May 2, 2017 No Comments

Office of Sustainability sums up this semester’s progress

The UGA Office of Sustainability encouraged students to take a study break on reading day and hop on a Bulldog Bike, bus or just walk to Memorial Hall on April 27 to listen to the presentations at the Spring 2017 Semester in Review.

The event started at 11 a.m. with posters set up that outlined the different sustainability projects that Office of Sustainability interns.

Meagan Bens, a first-year learning leadership and organizational development graduate student from Decatur, organized all the events for the office during the semester, including the Fun Run towards Sustainability, Earth Week celebrations and this one.

As the events intern, Bens said that all the sustainability events went well, starting with the Zero-Waste Extravaganza in February which “set the tone” for the rest of the year.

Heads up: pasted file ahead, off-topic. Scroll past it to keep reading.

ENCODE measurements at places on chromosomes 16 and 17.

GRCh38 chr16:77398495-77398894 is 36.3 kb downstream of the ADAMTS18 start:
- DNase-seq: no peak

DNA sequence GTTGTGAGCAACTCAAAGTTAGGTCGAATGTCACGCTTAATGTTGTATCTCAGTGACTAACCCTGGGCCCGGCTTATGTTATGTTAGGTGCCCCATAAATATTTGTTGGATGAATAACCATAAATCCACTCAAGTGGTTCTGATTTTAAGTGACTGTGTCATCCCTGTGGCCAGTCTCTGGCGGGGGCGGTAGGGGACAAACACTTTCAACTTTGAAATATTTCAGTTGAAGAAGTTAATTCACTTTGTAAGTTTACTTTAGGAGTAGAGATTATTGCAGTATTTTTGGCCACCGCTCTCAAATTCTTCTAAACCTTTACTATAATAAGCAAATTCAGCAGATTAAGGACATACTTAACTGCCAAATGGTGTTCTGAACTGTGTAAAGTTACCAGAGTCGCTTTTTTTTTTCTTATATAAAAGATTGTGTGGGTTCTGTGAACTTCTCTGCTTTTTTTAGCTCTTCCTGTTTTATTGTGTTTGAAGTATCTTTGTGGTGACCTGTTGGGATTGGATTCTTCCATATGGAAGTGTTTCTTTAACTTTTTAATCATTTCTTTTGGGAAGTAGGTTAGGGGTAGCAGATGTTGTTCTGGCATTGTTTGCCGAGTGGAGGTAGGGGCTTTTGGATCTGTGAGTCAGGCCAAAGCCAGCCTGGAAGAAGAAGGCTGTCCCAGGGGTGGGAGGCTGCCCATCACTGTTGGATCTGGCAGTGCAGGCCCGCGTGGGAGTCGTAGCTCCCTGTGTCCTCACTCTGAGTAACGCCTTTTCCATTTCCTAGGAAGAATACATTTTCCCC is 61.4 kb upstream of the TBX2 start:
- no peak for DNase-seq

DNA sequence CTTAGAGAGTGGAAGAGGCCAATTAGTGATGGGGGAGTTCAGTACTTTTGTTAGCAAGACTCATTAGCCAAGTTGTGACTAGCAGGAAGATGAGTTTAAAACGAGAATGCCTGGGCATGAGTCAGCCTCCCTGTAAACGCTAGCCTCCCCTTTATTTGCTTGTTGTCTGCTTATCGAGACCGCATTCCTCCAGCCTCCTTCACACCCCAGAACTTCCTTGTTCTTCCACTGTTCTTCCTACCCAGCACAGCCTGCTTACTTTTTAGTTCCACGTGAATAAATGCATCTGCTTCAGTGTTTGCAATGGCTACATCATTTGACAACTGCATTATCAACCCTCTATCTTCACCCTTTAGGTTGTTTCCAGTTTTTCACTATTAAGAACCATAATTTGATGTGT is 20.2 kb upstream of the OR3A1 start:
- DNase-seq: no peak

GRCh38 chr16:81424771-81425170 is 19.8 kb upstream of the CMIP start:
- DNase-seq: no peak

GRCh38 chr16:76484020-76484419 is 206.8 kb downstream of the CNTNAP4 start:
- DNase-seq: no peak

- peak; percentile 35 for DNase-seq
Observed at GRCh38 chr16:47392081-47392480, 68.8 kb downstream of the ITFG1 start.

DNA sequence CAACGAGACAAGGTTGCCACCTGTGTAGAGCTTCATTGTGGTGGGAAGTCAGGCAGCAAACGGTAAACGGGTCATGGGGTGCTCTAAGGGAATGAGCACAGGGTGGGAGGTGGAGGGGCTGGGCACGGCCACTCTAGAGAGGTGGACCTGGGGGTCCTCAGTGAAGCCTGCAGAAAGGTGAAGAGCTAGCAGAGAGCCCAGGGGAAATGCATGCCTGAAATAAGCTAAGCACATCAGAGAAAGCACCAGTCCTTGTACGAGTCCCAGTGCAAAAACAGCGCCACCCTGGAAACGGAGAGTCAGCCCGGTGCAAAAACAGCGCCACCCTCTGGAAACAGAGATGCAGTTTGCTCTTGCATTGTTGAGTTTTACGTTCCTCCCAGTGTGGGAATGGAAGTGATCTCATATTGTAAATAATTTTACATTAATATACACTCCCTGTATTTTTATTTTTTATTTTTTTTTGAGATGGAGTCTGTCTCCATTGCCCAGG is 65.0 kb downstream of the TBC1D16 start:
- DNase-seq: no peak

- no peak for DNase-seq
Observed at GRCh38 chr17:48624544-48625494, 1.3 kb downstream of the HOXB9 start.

“Everything was pretty solid,” Bens said. “Patagonia coming to the Zero-Waste Extravaganza really drew people in, and I just kept going at that pace.”

Bens said this semester was focused on social sustainability, and in the fall, there will be a push toward a call for action.

“Social sustainability often gets overlooked,” Bens said. “It focuses on the people and how our initiatives and plans affect them. We wanted people to realize sustainability doesn’t have to be overly serious. They can just come out and engage with us.”

Bens emceed for the event and introduced President Jere Morehead first with remarks on the office’s work over the year.

Morehead said that UGA will exceed their goal of a 25 percent reduction in energy by 2020, has reduced materials to the landfill by 300 tons since 2010 and is expanding their support of alternative modes of transportation.